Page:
Skin tones enriched with caramel, mocha, chocolate and dark chocolate have finally been getting the attention to lighting that darker skin tones require in tv and film industries. Shows such as Insecure, Queen Sugar, and Atlanta have been examples of how applying lighting techniques for a range of brown/black skin can make all the difference in how the actor appears on camera. The keyword being appears, Hollywood and big networks have invested in making dark skin not appear exactly as it is...dark. Which is not the issue, the issue is light, just give us some more.
As the community of melanin carriers know dark skin is beautiful, it drinks light, it glistens in the sun, it is also very versatile in certain lighting. With that being said I would like to throw up a few pictures from scenes of movies that give melanin rich skin tones amazing light.
For those who have an interest in lighting I found some basic tricks that you can learn and apply in your projects. A few tips that Ask Aputure, a Youtube Channel that created a list of 7 Tips for Lighting Dark Skin noted as some go to techniques, are as follows:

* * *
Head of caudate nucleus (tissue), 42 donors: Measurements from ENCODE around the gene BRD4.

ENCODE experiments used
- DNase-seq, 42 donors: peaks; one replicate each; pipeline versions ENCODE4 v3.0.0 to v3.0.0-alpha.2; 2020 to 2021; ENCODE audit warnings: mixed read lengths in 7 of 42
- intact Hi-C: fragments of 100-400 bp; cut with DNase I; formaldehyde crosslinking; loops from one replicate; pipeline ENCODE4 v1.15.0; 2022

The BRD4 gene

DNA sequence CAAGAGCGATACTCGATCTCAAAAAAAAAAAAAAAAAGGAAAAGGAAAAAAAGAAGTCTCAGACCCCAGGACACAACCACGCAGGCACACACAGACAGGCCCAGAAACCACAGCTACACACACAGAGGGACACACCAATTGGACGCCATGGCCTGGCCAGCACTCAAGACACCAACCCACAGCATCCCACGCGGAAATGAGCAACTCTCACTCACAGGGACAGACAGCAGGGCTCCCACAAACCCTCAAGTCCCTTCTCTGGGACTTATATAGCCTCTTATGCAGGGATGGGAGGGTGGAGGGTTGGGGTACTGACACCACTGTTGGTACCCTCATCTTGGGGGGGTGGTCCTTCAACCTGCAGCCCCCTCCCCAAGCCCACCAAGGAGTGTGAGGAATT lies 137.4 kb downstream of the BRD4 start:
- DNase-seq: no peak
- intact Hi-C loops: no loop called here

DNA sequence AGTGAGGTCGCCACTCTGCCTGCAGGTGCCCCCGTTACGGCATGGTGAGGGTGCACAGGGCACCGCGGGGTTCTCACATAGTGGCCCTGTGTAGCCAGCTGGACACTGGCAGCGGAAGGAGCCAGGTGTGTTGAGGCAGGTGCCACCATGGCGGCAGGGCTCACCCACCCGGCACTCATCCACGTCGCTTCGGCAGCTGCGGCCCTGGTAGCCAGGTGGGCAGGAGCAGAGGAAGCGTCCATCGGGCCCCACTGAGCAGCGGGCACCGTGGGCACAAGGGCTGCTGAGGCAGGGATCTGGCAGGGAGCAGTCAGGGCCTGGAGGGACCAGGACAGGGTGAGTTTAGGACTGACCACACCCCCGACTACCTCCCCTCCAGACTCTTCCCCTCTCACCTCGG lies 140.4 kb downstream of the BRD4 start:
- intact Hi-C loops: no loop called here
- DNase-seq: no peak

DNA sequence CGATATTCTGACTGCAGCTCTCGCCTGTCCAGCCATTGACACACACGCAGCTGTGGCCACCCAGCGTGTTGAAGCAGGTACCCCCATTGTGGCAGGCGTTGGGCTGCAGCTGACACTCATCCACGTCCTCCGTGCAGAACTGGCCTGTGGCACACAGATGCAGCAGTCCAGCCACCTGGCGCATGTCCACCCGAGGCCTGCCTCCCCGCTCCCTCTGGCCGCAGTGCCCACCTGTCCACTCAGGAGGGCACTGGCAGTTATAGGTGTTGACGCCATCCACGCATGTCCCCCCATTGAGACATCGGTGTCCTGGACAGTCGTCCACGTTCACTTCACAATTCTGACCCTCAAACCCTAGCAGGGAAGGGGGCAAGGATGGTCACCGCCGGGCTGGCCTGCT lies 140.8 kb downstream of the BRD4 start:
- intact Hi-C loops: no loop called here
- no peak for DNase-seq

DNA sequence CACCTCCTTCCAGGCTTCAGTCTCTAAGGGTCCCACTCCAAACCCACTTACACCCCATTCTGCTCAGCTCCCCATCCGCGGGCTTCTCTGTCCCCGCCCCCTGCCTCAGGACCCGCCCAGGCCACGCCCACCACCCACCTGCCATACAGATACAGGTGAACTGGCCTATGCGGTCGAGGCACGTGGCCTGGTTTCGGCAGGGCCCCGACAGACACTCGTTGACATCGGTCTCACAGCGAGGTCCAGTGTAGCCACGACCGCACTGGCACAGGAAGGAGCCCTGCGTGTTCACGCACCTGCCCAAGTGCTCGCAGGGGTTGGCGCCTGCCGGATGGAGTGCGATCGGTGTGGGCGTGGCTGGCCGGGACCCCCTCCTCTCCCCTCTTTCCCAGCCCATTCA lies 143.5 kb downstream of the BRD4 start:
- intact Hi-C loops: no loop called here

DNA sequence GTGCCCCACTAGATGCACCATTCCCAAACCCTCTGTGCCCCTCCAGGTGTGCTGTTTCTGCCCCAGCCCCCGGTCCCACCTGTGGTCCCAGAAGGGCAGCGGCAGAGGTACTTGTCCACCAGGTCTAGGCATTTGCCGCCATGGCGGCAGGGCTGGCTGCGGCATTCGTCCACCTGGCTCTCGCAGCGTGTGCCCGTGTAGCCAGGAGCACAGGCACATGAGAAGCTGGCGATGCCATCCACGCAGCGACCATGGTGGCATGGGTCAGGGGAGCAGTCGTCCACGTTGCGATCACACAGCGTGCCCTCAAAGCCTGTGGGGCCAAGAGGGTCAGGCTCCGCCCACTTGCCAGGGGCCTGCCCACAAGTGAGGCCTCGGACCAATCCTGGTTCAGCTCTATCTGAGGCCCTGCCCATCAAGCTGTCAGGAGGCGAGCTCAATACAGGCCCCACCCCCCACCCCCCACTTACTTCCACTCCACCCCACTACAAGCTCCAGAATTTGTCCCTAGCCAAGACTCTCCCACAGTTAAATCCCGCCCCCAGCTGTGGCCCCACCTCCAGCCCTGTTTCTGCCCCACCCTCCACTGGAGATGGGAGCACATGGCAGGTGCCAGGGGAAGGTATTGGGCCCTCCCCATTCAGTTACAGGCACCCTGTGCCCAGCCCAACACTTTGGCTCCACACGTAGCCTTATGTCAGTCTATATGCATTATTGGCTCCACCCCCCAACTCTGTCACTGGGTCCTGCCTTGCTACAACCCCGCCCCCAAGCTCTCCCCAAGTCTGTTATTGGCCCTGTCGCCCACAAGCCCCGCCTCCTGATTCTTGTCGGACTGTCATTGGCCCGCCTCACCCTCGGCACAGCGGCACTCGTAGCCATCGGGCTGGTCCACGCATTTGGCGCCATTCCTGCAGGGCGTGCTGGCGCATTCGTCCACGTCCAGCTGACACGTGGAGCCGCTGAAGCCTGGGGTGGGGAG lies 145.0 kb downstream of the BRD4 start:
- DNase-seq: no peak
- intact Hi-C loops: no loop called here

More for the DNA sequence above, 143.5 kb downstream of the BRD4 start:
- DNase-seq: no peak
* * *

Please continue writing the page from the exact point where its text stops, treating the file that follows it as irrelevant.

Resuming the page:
Subjects with brown/dark skin should be exposed around 45-50 ire
Have a strong diffuser handy (examples include shower curtains, muslin fabric, magic cloth, diffusion grid cloth, silks, ect.) if you are trying to accomplish different moods looks for example use magic cloth or full grid if you would like your subject to have a pretty/dreamy/romanticized look. Shower curtains are good for giving your subject a harsher and mysterious feel. If you are lacking diffusion options get closer to your subject and dial down the intensity of your key light.
Being closer to your subject will soften the light on them and bring out more of their features.
Brighten your accents to aide in bringing out the features in darker subjects so that it will contrast the subject from their background more and add depth to the overall scene.
Have an eye light for darker eyes to help them pop more. You can place the eye light directly across from the subject to add detail, emotion and depth to their eyes.
Light mixing is important for darker skin tones. A cool light or lavender gel can assist in bringing out your actor's features.
Relying on makeup artist will save a lot of time with lighting and help correct the issues you may not be able to fix with lighting and diffusions. Using reflective base makeup, powders and foundations assist in making darker skin tones look their best on camera.
The link is https://www.youtube.com/watch?v=ERZLPePsN9s if you would like to check out the video.